Analysis Oracle's executive team spent most of its second-quarter earnings conference call on Wednesday talking about its cloud business – which made sense, since that was the only part of the business that showed significant growth.
As in last quarter's call, the trio of Safra Catz, Larry Ellison, and Mark Hurd chirped away about the Oracle cloud's double-digit growth, while deftly skating around the fact that the database giant's core software and hardware businesses are still showing the same worrying softness they have for many quarters now.
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"I would think of it as we're just winning," co-CEO Hurd said, perhaps channeling Charlie Sheen. "That's the overriding thing that I'd take away from it." But the overall numbers didn't really support that claim.
Ignoring Oracle's cloud business, its total revenues for the second quarter were up less than 2 per cent, year over year. Including the SaaS, PaaS, and IaaS offerings, they were up just 3.5 per cent. So while the numbers beat analysts' estimates and even co-CEO Catz's own guidance, this didn't really seem like much of a quarter to crow about.
What's more, while Ellison – now Oracle's CTO and executive chairman – says Oracle is on track to be "the leader in cloud," that must be for some definition of "cloud" that the rest of the world doesn't use.
Amazon doesn't break out the financials of its Amazon Web Services cloud business in any detail, but the business unit under which it reports earned revenues of $1.34bn in its most recent quarter alone.
And Microsoft claims its own commercial cloud business – by which, like Oracle, it means not just IaaS and PaaS but also SaaS offerings like Office 365 and Dynamics CRM Online – has seen annual growth of 128 per cent this year. The exact revenues are a little murky here, too, owing to Microsoft's reporting structure, but they're thought to be comparable to Amazon's.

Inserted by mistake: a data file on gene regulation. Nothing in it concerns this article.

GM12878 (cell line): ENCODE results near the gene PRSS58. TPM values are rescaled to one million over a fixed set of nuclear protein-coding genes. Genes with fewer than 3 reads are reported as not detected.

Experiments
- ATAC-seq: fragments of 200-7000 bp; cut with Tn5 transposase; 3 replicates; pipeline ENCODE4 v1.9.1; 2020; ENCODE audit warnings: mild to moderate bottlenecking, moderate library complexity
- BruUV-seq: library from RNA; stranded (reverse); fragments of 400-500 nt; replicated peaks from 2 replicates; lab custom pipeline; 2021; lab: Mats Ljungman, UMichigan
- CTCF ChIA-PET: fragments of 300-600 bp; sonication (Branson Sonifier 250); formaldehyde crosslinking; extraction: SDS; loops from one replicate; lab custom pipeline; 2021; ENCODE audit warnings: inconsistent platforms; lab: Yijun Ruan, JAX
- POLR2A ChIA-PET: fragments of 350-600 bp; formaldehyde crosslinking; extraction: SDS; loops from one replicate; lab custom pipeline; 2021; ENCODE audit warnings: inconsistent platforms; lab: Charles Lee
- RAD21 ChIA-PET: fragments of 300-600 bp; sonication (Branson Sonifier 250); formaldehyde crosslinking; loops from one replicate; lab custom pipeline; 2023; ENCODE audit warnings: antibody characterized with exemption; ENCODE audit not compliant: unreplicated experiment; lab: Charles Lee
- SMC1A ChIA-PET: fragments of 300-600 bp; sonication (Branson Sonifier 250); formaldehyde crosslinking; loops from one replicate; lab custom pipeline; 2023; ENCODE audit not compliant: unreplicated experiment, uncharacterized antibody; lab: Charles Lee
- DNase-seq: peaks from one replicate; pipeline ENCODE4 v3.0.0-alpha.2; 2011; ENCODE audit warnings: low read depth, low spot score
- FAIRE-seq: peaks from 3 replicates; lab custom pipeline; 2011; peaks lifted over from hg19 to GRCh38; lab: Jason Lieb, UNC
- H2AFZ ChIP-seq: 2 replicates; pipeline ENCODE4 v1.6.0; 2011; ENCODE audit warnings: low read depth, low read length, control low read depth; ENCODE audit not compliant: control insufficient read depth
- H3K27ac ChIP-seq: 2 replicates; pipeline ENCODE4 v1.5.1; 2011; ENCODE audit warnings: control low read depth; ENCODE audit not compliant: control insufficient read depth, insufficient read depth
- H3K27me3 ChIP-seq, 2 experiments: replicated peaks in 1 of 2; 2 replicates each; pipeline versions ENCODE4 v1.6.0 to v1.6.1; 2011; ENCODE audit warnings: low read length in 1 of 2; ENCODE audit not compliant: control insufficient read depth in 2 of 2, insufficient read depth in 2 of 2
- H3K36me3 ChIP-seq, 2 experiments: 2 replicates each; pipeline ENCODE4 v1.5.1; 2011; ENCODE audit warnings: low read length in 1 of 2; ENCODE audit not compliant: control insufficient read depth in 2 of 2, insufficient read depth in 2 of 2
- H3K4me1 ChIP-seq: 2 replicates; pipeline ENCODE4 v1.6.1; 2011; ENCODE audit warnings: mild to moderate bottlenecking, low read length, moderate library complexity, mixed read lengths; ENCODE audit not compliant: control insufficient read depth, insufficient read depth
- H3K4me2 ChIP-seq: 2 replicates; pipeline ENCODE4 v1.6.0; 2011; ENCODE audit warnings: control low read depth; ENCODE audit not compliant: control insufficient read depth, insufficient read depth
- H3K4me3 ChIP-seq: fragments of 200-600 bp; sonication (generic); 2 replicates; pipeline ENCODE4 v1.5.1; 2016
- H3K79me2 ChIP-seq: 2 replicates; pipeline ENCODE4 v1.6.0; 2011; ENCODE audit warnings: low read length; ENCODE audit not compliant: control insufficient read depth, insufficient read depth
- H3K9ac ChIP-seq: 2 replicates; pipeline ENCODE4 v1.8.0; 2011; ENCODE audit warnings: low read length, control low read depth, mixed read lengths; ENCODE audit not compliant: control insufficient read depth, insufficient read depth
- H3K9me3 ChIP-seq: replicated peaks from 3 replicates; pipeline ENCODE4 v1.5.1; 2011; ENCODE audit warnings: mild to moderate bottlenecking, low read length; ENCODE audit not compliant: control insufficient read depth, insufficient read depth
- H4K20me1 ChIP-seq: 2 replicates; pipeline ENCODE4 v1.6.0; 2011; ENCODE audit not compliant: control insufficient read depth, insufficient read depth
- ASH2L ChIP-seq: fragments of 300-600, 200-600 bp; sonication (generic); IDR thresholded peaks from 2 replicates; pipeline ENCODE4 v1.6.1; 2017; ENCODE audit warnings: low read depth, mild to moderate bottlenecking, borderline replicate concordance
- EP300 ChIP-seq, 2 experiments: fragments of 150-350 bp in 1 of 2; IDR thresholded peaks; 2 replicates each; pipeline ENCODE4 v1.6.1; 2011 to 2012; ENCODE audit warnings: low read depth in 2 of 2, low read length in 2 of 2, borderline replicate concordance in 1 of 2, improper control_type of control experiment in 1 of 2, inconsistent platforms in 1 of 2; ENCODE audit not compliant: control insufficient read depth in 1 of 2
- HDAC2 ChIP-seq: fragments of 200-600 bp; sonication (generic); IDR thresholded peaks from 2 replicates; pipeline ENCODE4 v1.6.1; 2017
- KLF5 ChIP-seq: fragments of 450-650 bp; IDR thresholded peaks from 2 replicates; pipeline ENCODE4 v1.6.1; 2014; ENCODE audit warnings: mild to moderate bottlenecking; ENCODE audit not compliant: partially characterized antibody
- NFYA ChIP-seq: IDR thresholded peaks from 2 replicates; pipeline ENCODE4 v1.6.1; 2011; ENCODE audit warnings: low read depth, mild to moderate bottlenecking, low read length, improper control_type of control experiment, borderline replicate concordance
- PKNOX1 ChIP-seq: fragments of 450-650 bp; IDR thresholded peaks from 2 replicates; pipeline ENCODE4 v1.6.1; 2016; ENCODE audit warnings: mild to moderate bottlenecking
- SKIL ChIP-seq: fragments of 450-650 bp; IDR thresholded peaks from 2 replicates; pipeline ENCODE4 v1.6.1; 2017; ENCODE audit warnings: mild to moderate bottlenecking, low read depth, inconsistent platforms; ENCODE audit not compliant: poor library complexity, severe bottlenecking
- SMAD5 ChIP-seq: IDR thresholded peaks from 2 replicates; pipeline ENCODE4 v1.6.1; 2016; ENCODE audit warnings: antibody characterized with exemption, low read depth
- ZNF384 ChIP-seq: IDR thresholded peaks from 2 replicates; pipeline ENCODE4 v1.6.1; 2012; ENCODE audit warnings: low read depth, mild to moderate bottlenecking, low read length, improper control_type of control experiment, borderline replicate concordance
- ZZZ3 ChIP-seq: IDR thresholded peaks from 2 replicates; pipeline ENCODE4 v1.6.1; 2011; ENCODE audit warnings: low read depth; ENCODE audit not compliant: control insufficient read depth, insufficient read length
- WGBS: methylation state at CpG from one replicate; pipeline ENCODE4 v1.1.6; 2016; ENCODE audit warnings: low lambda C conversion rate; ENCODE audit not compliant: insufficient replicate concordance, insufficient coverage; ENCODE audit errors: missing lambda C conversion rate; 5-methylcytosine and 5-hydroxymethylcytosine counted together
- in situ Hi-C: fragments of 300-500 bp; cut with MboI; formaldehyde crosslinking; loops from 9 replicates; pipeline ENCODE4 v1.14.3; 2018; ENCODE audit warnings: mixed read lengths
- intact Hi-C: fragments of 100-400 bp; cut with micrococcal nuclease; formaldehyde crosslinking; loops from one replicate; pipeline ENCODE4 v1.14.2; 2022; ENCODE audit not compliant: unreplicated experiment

Each company certainly sells lots more cloud than Oracle does, which in its second quarter sold just $516m of IaaS, PaaS, and SaaS combined.
Both Amazon and Microsoft are also investing massively in capital expenditures, the lion's share of which they're believed to be spending on building data centers, the fundamental building blocks of a broad and robust cloud business. For the twelve months that ended on June 30, 2014, each spent around $5bn on new real estate and equipment.
By comparison, Oracle spent just $580m on capital expenditures for the fiscal year that ended on May 31. But Catz claims this isn't a problem, and that Oracle doesn't need to invest as much as the other guys.
"I'm not going to make some announcement that we're going to spend billions," she said during the call, "because we've already spent, and it's just showing up a little bit at a time."
So when Oracle says it plans to be the cloud leader, what is it really talking about? Having booked just $155m in IaaS revenues this past quarter, how can it ever hope to beat Amazon, Microsoft, or Google at the cloud game?
Ah, but there's the rub. Because despite Catz's claim that Oracle controls almost its entire supply chain – "we're very close to starting with sand and then we have computers," she said on Wednesday – cloud infrastructure isn't where it's at for Oracle.
"We're in IaaS, which is a low-cost, commodity business," Ellison said. "What we're pushing very hard is PaaS, as opposed to infrastructure as a service."
Ellison argues that Oracle's PaaS offers better value for customers than other companies' offerings, because Oracle's stewardship of Java means it can offer customers the same platform that the database giant uses to build its own SaaS applications.
And, oh yeah, those SaaS applications are important, too. "Next year," Ellison said, "Oracle will sell as much PaaS and SaaS as cloud market leader Salesforce.com."
And that might be the key to all of this cloud talk. Because while Oracle may not be willing to put in the elbow grease or make the same investments as the kingpins of cloud, when it comes to beating Mark Benihoff at his own hype game, Larry Ellison will stop at nothing. ®